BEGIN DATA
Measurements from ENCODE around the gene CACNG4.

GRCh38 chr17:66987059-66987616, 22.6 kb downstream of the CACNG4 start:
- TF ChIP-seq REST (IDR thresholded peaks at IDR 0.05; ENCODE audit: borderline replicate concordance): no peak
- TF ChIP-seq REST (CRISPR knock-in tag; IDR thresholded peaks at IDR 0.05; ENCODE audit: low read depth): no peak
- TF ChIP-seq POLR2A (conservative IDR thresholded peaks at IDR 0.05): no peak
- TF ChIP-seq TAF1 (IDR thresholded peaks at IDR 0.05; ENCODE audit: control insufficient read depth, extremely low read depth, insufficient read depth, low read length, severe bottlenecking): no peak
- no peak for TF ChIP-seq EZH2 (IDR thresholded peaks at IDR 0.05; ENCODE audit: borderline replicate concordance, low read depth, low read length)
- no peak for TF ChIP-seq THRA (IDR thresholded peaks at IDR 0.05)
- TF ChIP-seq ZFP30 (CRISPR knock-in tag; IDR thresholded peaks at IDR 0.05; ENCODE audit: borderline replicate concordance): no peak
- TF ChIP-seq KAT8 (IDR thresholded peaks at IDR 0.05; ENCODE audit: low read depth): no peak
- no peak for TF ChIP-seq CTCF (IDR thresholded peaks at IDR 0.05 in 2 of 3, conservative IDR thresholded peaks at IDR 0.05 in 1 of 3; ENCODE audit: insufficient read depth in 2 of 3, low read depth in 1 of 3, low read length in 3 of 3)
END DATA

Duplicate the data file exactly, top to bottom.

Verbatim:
Measurements from ENCODE around the gene CACNG4.

GRCh38 chr17:66987059-66987616, 22.6 kb downstream of the CACNG4 start:
- TF ChIP-seq REST (IDR thresholded peaks at IDR 0.05; ENCODE audit: borderline replicate concordance): no peak
- TF ChIP-seq REST (CRISPR knock-in tag; IDR thresholded peaks at IDR 0.05; ENCODE audit: low read depth): no peak
- TF ChIP-seq POLR2A (conservative IDR thresholded peaks at IDR 0.05): no peak
- TF ChIP-seq TAF1 (IDR thresholded peaks at IDR 0.05; ENCODE audit: control insufficient read depth, extremely low read depth, insufficient read depth, low read length, severe bottlenecking): no peak
- no peak for TF ChIP-seq EZH2 (IDR thresholded peaks at IDR 0.05; ENCODE audit: borderline replicate concordance, low read depth, low read length)
- no peak for TF ChIP-seq THRA (IDR thresholded peaks at IDR 0.05)
- TF ChIP-seq ZFP30 (CRISPR knock-in tag; IDR thresholded peaks at IDR 0.05; ENCODE audit: borderline replicate concordance): no peak
- TF ChIP-seq KAT8 (IDR thresholded peaks at IDR 0.05; ENCODE audit: low read depth): no peak
- no peak for TF ChIP-seq CTCF (IDR thresholded peaks at IDR 0.05 in 2 of 3, conservative IDR thresholded peaks at IDR 0.05 in 1 of 3; ENCODE audit: insufficient read depth in 2 of 3, low read depth in 1 of 3, low read length in 3 of 3)